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How To Solve Common Problems with VOIP and Fire Alarm Systems Dialing Out – Part 1

In this series I will cover common problems with VOIP and fire alarm panels that are connected to an Adtran ATA or Analog Telephone Adapters. Specifically panels that need to dial outbound, inbound requirements and adjustments are somewhat different.

First let me state that nothing replaces a POTS or Plain Old Telephone System line when it comes to life safety devices. So although you may save a ton of money on VOIP the life you save might be your own, if there is a fire or life safety event. You are responsible for keeping the equipment up and running for at least 4 hours in the case of a power outage.

Cheap POTS Lines

That being said it will work, but you will have problems along the way. One alternative is to purchase a low usage POTS line. These are landlines you can purchase from the phone company of your choice that are low usage lines. Low usage lines are used for the explicit purpose of emergency usage like elevators, fire alarm systems, emergency call boxes and burglar alarms. When ordering such a line explain to the sales representative what it will be used for. However VOIP is cheaper and if you are still stuck on converting them then you need to learn how they work and their requirements.

Line Voltage

Since most alarm panels are legacy devices, they could require a higher voltage than what the ATA supplies. The symptoms of low voltage are usually the panel not recognizing the phone line is there and causing a trouble code or false alarm. The simple precaution is to measure the voltage of the normal working panel before you disconnect it. On hook phone line voltage from the phone company is usually between 35 to 48 volts DC. A simple multimeter across the ring and tip can get you this reading, while the phone is on hook.

Since the 1990s most phones are digital and no longer require a battery voltage of 48 volts. So VOIP Analog Telephone Adapters usually only supply 24 to 33 volts of power, this includes PBX equipment with analog cards. If you have an Adtran device with AOS, you can step the voltage up by configuring the command below:

Adtran#conf t

Adtran (config)#interface fxs 0/22

Adtran (config-fxs 0/22)#battery-mode high

VOIP Quality Settings

VOIP stand for Voice Over IP which means that you are sending voice over the Internet. When the RTP or Real Time Protocol packets travel over the Internet three problems get injected. The first being latency; every hop creates latency which is the time it takes to route the packet. Other factor to latency could be caused by congestion of the lines or transmission media like cable vs. fiber. The mechanisms that help voice quality, but work against us with modem and faxing is the jitter buffer. The jitter buffer stores UDP datagrams and puts them back in order, it also introduces latency.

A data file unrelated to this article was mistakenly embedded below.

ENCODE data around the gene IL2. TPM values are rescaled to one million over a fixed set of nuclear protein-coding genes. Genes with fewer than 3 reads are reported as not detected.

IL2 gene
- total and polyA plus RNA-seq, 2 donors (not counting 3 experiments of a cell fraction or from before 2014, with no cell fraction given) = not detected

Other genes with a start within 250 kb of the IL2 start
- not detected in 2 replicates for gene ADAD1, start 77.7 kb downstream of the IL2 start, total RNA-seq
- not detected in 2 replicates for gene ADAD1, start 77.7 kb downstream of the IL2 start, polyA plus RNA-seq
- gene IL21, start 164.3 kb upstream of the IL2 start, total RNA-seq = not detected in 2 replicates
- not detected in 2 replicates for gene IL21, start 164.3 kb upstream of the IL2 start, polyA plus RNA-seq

The second is echo cancellation, another mechanism that works against us with data on phone lines. Echo cancellation queues the RTP conversation up or down by up to 100ms if an echo is detected. When modems send data it sometimes triggers this and throws the conversation off between transmitter and receiver.

The third is codec related, which applies to compression and decompression of the voice. If you use g729 it will compress audio using a compression algorithm that tends to lose quality of the audio channel, but use less bandwidth. So g711 ulaw should be used for modem lines. You can shut these three mechanisms off automatically by using the command bellow:

Adtran#conf t

Adtran (config)# voice user 4125551212

Adtran (config)# modem-passthrough

Once configured, if the DSP or Digital Sound Processor hears a modem signal it will: set the jitter buffer to a fixed value of 50ms, it will turn off echo cancellation and most importantly it will force g711 ulaw (which takes more bandwidth, but does not loose quality of the voice channel).

So if your alarm panel dials up with a modem protocol, then this could be your problem. My recommendation is to listen with a phone or lineman’s butt set while it’s dialing out. If you hear the tell tale modem mating call, these adjustments could solve your problem.

As always if this article helped you please donate or visit some of my sponsors.

For part two follow this link http://www.bohack.com/2012/04/how-to-solve-common-problems-with-voip-and-fire-alarm-systems-dialing-out-part-2/